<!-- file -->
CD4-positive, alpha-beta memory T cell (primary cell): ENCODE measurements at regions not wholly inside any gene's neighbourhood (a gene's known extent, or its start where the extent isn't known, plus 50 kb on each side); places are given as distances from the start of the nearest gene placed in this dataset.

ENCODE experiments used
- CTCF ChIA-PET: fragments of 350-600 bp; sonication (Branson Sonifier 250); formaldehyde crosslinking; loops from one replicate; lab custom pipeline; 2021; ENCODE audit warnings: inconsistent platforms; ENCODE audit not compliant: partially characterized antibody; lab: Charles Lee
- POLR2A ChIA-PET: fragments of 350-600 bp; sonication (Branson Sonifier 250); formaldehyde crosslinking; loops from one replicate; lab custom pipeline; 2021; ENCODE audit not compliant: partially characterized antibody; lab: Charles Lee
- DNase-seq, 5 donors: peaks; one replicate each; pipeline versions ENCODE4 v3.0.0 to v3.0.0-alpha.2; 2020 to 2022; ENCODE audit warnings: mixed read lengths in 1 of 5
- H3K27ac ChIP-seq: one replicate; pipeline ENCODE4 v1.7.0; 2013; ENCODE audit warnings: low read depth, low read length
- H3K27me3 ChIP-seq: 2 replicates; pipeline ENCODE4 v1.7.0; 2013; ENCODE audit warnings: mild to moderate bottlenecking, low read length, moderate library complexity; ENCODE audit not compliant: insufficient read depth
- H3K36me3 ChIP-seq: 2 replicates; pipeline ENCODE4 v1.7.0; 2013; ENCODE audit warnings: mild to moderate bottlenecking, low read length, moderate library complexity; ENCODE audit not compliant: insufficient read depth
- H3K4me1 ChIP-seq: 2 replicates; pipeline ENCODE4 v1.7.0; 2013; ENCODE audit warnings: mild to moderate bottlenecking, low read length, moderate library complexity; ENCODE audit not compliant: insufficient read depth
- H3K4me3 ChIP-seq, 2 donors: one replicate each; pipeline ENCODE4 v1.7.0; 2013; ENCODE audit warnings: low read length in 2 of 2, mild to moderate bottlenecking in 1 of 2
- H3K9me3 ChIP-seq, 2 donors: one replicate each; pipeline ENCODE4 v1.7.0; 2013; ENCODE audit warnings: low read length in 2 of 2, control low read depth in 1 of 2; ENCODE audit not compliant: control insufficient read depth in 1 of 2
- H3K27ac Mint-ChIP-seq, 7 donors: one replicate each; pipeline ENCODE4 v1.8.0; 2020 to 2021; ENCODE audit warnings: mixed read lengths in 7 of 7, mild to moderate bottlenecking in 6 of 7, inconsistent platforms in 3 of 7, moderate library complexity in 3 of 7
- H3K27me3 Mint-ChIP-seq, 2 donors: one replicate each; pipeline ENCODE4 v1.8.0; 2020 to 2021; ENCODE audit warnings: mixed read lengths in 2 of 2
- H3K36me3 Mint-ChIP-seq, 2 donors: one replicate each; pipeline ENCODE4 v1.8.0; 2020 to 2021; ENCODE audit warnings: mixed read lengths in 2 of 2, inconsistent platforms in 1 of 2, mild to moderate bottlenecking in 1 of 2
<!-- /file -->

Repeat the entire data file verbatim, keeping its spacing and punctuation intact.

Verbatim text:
CD4-positive, alpha-beta memory T cell (primary cell): ENCODE measurements at regions not wholly inside any gene's neighbourhood (a gene's known extent, or its start where the extent isn't known, plus 50 kb on each side); places are given as distances from the start of the nearest gene placed in this dataset.

ENCODE experiments used
- CTCF ChIA-PET: fragments of 350-600 bp; sonication (Branson Sonifier 250); formaldehyde crosslinking; loops from one replicate; lab custom pipeline; 2021; ENCODE audit warnings: inconsistent platforms; ENCODE audit not compliant: partially characterized antibody; lab: Charles Lee
- POLR2A ChIA-PET: fragments of 350-600 bp; sonication (Branson Sonifier 250); formaldehyde crosslinking; loops from one replicate; lab custom pipeline; 2021; ENCODE audit not compliant: partially characterized antibody; lab: Charles Lee
- DNase-seq, 5 donors: peaks; one replicate each; pipeline versions ENCODE4 v3.0.0 to v3.0.0-alpha.2; 2020 to 2022; ENCODE audit warnings: mixed read lengths in 1 of 5
- H3K27ac ChIP-seq: one replicate; pipeline ENCODE4 v1.7.0; 2013; ENCODE audit warnings: low read depth, low read length
- H3K27me3 ChIP-seq: 2 replicates; pipeline ENCODE4 v1.7.0; 2013; ENCODE audit warnings: mild to moderate bottlenecking, low read length, moderate library complexity; ENCODE audit not compliant: insufficient read depth
- H3K36me3 ChIP-seq: 2 replicates; pipeline ENCODE4 v1.7.0; 2013; ENCODE audit warnings: mild to moderate bottlenecking, low read length, moderate library complexity; ENCODE audit not compliant: insufficient read depth
- H3K4me1 ChIP-seq: 2 replicates; pipeline ENCODE4 v1.7.0; 2013; ENCODE audit warnings: mild to moderate bottlenecking, low read length, moderate library complexity; ENCODE audit not compliant: insufficient read depth
- H3K4me3 ChIP-seq, 2 donors: one replicate each; pipeline ENCODE4 v1.7.0; 2013; ENCODE audit warnings: low read length in 2 of 2, mild to moderate bottlenecking in 1 of 2
- H3K9me3 ChIP-seq, 2 donors: one replicate each; pipeline ENCODE4 v1.7.0; 2013; ENCODE audit warnings: low read length in 2 of 2, control low read depth in 1 of 2; ENCODE audit not compliant: control insufficient read depth in 1 of 2
- H3K27ac Mint-ChIP-seq, 7 donors: one replicate each; pipeline ENCODE4 v1.8.0; 2020 to 2021; ENCODE audit warnings: mixed read lengths in 7 of 7, mild to moderate bottlenecking in 6 of 7, inconsistent platforms in 3 of 7, moderate library complexity in 3 of 7
- H3K27me3 Mint-ChIP-seq, 2 donors: one replicate each; pipeline ENCODE4 v1.8.0; 2020 to 2021; ENCODE audit warnings: mixed read lengths in 2 of 2
- H3K36me3 Mint-ChIP-seq, 2 donors: one replicate each; pipeline ENCODE4 v1.8.0; 2020 to 2021; ENCODE audit warnings: mixed read lengths in 2 of 2, inconsistent platforms in 1 of 2, mild to moderate bottlenecking in 1 of 2